Baldwin, James

Primary Position: Starting pitcher
Birthplace: Pinehurst

First Name: James Jr.
Date of Birth:  July 15, 1971
Current Residence: Pinehurst

High School: Pinecrest High School, Southern Pines, NC
College: Did not attend

Bats: R                         Throws: R        Height and Weight: 6-3, 210
Debut Year: 1995       Final Year: 2005          Years Played: 11

Teams and Years: Chicago White Sox, 1995-2001; Los Angeles Dodgers, 2001; Seattle Mariners, 2002; Minnesota Twins, 2003; New York Mets, 2004, Baltimore Orioles, 2005; Texas Rangers, 2005

Career Summary
G         W        L          Sv        ERA     IP         SO       WAR
266   79       74       2          5.01     1322.2 844      9.3

Awards/Honors: All-Star, 2000; Boys of Summer Top 100

James Baldwin was a much-heralded prospect as he pitched his way through the Chicago White Sox’s minor leagues. If not for a kid named Derek Jeter, he would have been recognized as the best rookie in the American League in 1996. He would spend 10 more years in the majors and be an All-Star in one of them, but most of those other seasons were marred by puzzling inconsistency. He was never able to string together winning seasons, or even successful halves. Baldwin ended up as a journeyman and finished his career with just a few more wins than losses.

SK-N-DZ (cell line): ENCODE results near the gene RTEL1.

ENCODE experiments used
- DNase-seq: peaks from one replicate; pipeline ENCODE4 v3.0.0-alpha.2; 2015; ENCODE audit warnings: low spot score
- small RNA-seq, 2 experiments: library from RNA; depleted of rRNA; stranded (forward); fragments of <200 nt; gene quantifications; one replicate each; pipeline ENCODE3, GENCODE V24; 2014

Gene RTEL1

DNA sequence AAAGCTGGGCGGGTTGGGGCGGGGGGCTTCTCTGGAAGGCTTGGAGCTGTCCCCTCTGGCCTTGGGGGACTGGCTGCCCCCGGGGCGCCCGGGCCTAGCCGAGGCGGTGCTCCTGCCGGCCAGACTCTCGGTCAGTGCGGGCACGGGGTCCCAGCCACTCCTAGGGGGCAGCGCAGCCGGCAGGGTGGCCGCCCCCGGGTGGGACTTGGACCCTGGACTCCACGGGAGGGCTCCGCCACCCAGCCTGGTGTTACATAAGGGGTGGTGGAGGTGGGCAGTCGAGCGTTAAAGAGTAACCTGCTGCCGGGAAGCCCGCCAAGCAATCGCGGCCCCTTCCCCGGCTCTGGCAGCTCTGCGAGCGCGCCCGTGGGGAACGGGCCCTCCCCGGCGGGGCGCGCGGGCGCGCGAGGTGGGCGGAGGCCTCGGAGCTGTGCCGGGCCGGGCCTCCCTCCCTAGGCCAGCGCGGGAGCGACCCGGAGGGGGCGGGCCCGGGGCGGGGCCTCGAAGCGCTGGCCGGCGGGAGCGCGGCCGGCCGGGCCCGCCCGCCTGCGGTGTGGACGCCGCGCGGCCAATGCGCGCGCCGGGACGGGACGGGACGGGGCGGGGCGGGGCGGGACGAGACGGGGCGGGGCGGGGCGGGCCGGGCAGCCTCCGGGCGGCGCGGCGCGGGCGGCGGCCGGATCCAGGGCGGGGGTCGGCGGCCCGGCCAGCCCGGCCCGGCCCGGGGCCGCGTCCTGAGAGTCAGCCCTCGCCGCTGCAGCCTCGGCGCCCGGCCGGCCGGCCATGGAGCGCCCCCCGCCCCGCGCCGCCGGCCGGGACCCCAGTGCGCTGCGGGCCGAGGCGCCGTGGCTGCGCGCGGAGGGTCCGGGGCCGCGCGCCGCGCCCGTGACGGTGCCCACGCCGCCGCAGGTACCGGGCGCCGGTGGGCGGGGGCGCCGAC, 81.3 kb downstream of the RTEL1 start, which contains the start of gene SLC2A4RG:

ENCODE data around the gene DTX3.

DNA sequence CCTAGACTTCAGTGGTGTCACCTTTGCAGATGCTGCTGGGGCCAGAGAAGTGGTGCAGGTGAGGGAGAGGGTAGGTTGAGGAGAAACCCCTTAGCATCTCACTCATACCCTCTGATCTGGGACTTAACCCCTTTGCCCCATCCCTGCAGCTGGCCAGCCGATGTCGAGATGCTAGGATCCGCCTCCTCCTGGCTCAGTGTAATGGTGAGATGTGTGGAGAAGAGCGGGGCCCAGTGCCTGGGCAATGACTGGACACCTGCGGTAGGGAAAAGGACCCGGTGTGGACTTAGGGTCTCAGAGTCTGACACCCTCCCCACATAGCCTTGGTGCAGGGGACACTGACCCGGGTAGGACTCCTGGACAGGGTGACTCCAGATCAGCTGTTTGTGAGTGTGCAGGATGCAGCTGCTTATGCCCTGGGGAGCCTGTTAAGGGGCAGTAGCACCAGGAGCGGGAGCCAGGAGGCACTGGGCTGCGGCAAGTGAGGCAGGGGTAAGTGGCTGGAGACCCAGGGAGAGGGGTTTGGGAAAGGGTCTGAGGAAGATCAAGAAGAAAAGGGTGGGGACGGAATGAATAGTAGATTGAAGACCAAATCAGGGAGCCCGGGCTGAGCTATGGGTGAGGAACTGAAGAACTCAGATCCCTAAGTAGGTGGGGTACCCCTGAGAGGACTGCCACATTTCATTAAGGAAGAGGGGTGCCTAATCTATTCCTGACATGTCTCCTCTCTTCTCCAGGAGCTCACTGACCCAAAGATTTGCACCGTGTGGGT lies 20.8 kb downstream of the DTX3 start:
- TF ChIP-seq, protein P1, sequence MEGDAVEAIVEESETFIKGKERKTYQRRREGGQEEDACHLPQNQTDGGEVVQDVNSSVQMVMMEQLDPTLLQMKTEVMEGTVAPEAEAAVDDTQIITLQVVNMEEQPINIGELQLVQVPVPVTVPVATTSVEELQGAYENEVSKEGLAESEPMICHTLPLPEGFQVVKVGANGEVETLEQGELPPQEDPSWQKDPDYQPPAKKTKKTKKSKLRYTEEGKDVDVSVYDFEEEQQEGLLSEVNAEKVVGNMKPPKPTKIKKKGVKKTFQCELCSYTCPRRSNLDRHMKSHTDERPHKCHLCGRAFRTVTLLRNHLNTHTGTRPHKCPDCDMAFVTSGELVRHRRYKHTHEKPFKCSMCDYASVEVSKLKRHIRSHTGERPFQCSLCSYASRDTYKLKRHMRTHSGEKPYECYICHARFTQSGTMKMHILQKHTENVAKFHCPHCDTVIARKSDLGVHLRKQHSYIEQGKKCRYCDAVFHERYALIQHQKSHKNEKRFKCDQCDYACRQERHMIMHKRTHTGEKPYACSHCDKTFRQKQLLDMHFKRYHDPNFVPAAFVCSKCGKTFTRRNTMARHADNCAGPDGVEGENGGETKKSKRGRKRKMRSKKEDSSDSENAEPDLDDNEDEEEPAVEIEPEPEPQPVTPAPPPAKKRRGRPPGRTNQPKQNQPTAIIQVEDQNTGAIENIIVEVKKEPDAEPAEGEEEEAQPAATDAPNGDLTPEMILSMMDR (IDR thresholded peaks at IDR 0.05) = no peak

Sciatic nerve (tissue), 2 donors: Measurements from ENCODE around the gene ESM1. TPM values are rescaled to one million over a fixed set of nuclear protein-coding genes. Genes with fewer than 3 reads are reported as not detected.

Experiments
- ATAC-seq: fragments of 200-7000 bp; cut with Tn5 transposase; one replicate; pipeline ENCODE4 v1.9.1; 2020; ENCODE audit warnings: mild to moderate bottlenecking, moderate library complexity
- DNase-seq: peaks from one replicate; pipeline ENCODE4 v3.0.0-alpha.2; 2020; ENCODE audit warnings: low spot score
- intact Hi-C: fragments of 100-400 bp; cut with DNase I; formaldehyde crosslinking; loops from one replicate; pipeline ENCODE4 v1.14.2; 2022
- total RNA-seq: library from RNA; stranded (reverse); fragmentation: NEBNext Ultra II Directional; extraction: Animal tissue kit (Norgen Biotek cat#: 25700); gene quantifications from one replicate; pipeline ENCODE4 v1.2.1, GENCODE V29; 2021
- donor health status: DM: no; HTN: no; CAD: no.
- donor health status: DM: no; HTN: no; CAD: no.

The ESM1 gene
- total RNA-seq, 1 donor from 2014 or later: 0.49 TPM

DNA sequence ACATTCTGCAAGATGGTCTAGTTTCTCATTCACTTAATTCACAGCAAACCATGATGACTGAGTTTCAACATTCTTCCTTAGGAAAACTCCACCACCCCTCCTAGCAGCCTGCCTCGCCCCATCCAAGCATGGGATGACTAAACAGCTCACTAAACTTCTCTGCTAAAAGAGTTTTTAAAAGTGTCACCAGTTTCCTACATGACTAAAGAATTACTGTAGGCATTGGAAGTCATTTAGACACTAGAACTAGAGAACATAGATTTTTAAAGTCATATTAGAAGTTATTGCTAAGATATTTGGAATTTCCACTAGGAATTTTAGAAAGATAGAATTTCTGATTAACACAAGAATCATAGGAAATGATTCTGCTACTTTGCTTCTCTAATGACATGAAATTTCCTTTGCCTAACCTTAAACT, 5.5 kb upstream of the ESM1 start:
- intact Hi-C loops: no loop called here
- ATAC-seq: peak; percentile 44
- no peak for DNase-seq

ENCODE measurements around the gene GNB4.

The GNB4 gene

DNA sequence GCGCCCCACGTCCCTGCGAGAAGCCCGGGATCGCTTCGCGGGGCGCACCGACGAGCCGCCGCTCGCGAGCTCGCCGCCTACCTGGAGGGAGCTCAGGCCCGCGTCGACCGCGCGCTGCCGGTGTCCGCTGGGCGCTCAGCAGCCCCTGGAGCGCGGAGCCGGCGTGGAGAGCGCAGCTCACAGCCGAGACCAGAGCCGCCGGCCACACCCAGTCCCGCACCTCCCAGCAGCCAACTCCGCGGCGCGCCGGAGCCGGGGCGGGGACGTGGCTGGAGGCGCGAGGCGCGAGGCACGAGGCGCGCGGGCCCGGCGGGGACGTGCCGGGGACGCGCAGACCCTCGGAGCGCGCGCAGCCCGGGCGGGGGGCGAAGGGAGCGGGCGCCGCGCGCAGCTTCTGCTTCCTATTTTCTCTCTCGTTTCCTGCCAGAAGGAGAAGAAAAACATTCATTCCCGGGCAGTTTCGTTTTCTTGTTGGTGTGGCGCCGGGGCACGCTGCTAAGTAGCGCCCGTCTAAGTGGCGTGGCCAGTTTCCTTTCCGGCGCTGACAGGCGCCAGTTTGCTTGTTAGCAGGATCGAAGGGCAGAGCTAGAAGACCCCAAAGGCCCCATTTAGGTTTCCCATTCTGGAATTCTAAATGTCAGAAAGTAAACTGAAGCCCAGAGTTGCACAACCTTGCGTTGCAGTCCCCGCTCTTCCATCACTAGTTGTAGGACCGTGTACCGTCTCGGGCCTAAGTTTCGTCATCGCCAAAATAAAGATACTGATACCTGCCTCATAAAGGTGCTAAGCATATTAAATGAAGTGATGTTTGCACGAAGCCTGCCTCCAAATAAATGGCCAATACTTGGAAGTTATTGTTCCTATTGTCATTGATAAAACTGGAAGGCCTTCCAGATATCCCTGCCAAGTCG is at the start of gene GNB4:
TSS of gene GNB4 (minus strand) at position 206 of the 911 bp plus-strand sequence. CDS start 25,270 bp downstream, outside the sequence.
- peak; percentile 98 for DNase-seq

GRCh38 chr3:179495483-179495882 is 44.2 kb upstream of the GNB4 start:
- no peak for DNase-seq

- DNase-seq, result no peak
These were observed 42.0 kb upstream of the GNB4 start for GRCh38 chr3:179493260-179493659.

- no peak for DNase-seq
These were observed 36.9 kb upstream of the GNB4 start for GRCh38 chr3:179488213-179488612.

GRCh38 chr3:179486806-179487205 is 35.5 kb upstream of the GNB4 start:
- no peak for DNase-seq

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Fonville, Chad

Primary Positions: Second base, shortstop
Birthplace: Jacksonville

First, Middle Names: Chad Everette
Date of Birth:  March 5, 1971
Current Residence: Jacksonville

High School: White Oak High School, Jacksonville
College: Louisburg College, Louisburg, NC

Bats: S             Throws: R        Height and Weight: 5-6, 155
Debut Year: 1995       Final Year: 1999          Years Played: 4
Teams and Years: Montreal Expos, 1995; Los Angeles Dodgers, 1995-97; Chicago White Sox, 1997; Boston Red Sox, 1999

Career Summary
G         AB       H         R          RBI      HR       BA.      OBP.    SLG.     WAR
226   546    133     80       31        0          .244     .302     .269     0.0

In the City of Angels, Chad Fonville seemed heaven sent in the summer of 1995. He had spent most of his career in the remotest reaches of the minors. Few fans in Los Angeles had ever heard of him, but they soon loved the little guy who came off the bench to provide the spark the Dodgers needed to win their division. He hustled, swiped bases, got big hits, and exhibited a genuine enthusiasm for the game.